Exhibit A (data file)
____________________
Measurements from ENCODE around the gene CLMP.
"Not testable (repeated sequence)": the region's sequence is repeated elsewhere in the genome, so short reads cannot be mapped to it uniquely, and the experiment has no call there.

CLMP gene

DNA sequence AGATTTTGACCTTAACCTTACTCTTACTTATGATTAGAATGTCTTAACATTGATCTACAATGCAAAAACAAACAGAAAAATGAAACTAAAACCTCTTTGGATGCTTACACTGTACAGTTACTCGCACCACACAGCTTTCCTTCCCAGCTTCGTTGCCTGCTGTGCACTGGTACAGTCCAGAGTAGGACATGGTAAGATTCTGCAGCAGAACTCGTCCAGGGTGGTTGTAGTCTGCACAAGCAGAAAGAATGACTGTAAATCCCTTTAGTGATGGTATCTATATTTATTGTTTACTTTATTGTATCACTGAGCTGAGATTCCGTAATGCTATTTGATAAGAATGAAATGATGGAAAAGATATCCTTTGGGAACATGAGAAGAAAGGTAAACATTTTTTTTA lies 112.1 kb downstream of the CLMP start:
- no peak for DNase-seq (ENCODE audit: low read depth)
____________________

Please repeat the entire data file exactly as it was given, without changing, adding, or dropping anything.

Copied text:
Measurements from ENCODE around the gene CLMP.
"Not testable (repeated sequence)": the region's sequence is repeated elsewhere in the genome, so short reads cannot be mapped to it uniquely, and the experiment has no call there.

CLMP gene

DNA sequence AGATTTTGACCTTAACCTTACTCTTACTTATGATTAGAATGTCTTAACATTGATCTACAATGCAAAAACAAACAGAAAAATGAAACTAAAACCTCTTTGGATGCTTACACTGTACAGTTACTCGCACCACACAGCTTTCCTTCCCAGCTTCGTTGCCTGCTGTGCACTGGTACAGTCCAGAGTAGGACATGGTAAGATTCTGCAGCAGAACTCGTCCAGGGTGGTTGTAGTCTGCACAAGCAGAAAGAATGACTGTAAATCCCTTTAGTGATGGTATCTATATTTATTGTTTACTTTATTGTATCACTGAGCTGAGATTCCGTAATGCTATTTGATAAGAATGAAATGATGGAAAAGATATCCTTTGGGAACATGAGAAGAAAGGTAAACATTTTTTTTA lies 112.1 kb downstream of the CLMP start:
- no peak for DNase-seq (ENCODE audit: low read depth)